Social Media

Learning from Crisis: Domino’s Makes the Right Social Media Moves

Domino’s may just go from being considered (but not added) for our Social Media Hall of Shame to social media rock star fame. You might remember that back in April, 2009 a couple of immature Domino’s employees made a video of themselves doing horrible things to (apparent) customer pizzas. The pair was charged with delivering prohibited foods, the media went wild, the company’s sales dropped 3 percent, and the franchise location where the video was made went out of business five months later.

Domino's Gross Video

That the company delayed in handling the crisis with an old-media, delayed-reaction (48 hours), press-releasey response is odd because back in 2008, they pioneered a wonderful interactive application: the real-time Pizza Tracker. When you order a Domino’s pizza online, you can watch the progress via a thermometer graph as your pizza is prepared, baked, checked for quality and delivered.

Domino's Pizza Tracker Status Screen

In a truly savvy move, Domino’s includes the names of the actual employees working to get you your pizza. Unbelievable! When we ordered a pizza recently (for the first time in many years), you could even skin the site using six different themes from Hair Metal to Romance Novel; we chose the tropical theme (it being winter in Minnesota and all). And we got into rooting for the employees – “Go Bob! Check that pizza!” – and greeted the delivery guy by name when the pizza showed up (within 30 minutes).

Even more important than this real-time – the company claims the status is updated within 40 seconds – interactivity: The Pizza Tracker page includes a panel for feedback, entitled Help Us Get Better. One question sets Domino’s expectation for customer satisfaction: “We want your ordering experience to rock. How was it?”

Domino's Pizza Tracker Survey

So despite the fact that creating the Pizza Tracker indicates Domino’s understood a lot about digital media, the company did not handle the gross videos particularly well. But there was a silver lining to the crisis.

Combined with ranking last in a 2009 survey of consumer taste preferences among national chains, the incident caused Domino’s to reevaluate the product they were selling. In numerous focus groups, consumers indicated that Domino’s was producing a low-quality, unappealing product. The company needed to do some soul searching.

In an act of extremely brand bravery, they decided to own up to their shortcomings and even – the horror! – broadcast them. They entirely remade their product line, answering the criticisms uncovered in their research, and then, in December 2009, made a series of commercials featuring company employees discussing the bad qualities of their former product – cardboard crust, sauce that tastes like ketchup – and explaining how they had changed.

In mid-2011, Dominos posted a five-minute documentary online (created by CP+ B agency) called Pizza Turnaround and flanked it with uncensored tweets. In the video, Dominos employees react emotionally to the negative remarks about their food, and they show their passion for their product (following our dictate to Be a Person).

The company then sent a camera crew along with their head chefs to knock on the doors of their worst critics to engage them in conversation, and posted these visits online. One critic, obviously uncomfortable at being engaged on his front stoop, said, “I didn’t know you were listening.”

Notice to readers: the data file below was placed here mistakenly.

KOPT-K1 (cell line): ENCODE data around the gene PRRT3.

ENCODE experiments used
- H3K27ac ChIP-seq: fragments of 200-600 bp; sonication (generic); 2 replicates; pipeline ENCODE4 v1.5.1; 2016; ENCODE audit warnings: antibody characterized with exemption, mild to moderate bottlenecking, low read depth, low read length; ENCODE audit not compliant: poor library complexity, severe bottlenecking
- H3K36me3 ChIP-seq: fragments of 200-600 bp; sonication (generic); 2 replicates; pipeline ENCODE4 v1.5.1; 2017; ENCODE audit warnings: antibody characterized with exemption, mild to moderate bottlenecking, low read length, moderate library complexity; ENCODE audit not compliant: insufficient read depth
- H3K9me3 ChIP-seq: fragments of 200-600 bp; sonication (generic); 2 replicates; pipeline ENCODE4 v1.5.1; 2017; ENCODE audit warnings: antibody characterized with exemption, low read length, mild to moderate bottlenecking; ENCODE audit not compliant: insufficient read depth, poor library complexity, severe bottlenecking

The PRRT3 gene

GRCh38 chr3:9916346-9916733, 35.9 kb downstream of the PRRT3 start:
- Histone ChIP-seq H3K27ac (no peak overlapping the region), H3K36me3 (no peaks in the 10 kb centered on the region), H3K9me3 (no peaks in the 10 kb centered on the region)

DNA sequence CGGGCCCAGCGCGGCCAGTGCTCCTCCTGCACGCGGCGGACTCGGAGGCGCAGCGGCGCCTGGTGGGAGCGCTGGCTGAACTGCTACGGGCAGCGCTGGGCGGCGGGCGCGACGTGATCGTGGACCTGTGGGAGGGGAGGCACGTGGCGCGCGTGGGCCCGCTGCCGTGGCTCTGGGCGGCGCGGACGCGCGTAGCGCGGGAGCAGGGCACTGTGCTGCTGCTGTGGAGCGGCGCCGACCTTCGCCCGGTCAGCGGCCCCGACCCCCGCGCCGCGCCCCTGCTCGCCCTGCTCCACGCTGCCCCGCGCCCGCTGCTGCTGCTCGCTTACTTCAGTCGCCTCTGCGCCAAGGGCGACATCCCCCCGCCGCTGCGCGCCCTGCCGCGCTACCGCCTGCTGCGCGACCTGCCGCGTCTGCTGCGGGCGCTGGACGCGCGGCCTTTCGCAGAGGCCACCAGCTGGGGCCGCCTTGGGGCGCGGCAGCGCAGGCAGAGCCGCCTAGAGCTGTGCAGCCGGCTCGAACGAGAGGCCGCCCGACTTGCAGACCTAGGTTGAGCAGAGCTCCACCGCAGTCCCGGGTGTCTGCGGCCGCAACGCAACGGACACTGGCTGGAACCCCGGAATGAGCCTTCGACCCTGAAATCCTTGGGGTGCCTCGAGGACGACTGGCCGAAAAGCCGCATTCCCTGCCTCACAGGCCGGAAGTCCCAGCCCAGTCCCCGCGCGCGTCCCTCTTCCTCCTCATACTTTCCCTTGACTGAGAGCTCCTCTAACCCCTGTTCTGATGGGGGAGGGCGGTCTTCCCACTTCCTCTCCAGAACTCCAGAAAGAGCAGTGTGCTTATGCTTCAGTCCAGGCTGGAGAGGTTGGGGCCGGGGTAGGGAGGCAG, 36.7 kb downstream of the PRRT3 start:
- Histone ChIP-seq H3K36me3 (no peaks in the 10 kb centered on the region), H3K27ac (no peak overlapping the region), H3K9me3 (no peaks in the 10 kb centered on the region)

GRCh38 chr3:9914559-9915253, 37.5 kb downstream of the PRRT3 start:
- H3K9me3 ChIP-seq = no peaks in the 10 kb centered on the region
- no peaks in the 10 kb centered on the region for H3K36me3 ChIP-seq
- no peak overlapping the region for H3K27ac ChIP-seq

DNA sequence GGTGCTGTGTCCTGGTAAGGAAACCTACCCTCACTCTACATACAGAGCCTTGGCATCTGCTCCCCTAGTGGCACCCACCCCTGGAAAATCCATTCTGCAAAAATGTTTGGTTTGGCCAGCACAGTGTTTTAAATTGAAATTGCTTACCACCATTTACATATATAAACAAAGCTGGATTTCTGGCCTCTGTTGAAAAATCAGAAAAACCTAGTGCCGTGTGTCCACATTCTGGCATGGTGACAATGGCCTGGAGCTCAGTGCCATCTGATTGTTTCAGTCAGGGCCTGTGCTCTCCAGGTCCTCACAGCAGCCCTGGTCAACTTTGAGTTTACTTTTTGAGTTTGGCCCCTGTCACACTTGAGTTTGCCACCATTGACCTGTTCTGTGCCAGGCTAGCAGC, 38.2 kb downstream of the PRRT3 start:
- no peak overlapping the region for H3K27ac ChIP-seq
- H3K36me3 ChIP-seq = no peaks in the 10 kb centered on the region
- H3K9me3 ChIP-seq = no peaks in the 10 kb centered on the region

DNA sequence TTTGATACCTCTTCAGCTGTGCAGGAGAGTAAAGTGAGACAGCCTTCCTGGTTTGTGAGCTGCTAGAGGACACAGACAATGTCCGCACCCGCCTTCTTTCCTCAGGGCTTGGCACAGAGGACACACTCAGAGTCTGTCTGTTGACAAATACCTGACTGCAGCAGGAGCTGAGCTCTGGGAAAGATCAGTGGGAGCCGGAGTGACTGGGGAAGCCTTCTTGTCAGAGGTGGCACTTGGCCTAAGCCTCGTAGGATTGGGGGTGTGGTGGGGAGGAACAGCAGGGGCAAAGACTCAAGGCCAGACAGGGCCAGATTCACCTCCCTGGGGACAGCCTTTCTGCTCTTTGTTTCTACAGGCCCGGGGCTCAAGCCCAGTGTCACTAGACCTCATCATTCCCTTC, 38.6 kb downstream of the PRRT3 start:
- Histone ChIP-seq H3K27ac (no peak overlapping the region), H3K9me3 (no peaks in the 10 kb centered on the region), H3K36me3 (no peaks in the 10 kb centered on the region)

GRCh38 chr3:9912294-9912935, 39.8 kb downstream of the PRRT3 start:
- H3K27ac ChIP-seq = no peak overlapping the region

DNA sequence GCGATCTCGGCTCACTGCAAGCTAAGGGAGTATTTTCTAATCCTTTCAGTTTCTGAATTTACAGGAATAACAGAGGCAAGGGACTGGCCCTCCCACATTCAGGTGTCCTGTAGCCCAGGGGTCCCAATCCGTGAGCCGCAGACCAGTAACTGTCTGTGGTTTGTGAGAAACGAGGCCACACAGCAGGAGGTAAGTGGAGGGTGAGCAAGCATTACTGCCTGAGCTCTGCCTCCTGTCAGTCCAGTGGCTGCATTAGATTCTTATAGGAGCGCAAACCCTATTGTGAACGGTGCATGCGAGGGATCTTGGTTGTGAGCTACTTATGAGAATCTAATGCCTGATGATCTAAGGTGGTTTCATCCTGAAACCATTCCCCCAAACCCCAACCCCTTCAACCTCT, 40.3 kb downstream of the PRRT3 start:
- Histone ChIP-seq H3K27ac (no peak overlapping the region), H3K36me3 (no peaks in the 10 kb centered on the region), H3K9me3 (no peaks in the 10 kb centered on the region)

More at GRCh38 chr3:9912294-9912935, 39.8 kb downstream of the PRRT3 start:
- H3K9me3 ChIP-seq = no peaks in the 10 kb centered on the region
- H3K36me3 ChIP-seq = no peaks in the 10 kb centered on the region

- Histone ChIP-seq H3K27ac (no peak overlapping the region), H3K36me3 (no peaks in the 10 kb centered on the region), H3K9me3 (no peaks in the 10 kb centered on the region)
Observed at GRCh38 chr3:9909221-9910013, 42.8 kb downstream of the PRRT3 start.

The chefs gave the critics a taste of the new pizza, eliciting at least one “Oh my God, that’s delicious” response. The media loved it. Comedy Central’s Stephen Colbert quipped, “It takes alpha meatballs to stand up and say, ‘America, we suck.’” The immediate result: a sales gain of 14 percent, doubled profits, and a 44 percent rise in the company’s share price.

Wow! Domino’s went from a stiff and corporate response to the gross pizza video disaster to an intimate campaign to let people know the company had listened to their concerns and changed their product. They took the opportunity presented by a negative experience to learn how to use social media to tell the company’s – and its employees’ – story.

Some enterprises might be uncomfortable opening the kimono like Domino’s did. Could yours really take the things that people really hate about your products, publicize them, publicly fix them, then ask customers to give real-time feedback on your Website? Maybe? Check the results we cited: a sales gain of 14 percent, doubled profits, and a 44 percent rise in the company’s share price.

Would that work for your company?

Old Spice and Moneyball: Integrating Social Media

Old Spice and Moneyball: Integrating Social Media

What do the Old Spice body wash “The Man Your Man Could Smell Like” campaign and the movie Moneyball have in common? In the first post in this series, Old Spice and Moneyball: How Marketers Must Learn to Love Social Media, I examined Old Spice’s campaign, and in the second, Old Spice and Moneyball: Embracing Social Media, I reviewed the most remarkable facet of the campaign: direct-response YouTube videos. In this post I compare Billy Bean’s innovation vs. Old Baseball with current conditions in the advertising and marketing industry.

Old Spice Guy Manta Claus

I just saw Moneyball, the movie, and I see some real parallels here between the Old Baseball techniques of traditional advertising and marketing and the new ground Old Spice has broken.

In the movie (and real life) Billy Bean decides to disregard the conventional wisdom (experienced scouts find and evaluate talent; fielding is as important as getting on base) and build a new paradigm. He was told in many different ways how it won’t work; it’s heretical; he’s an idiot. Although his team wins 20 straight games, setting a major league record, it fails to win the pennant. Everybody says this confirms his idiocy. Then the Red Sox use his method to win two World Series and break the curse of the Bambino.

This is like the ad world’s reaction to Old Spice’s “The Man Your Man Could Smell Like” campaign: They only managed to maintain share; the social media frenzy didn’t turn into dollars; quirky works, but can’t sustain.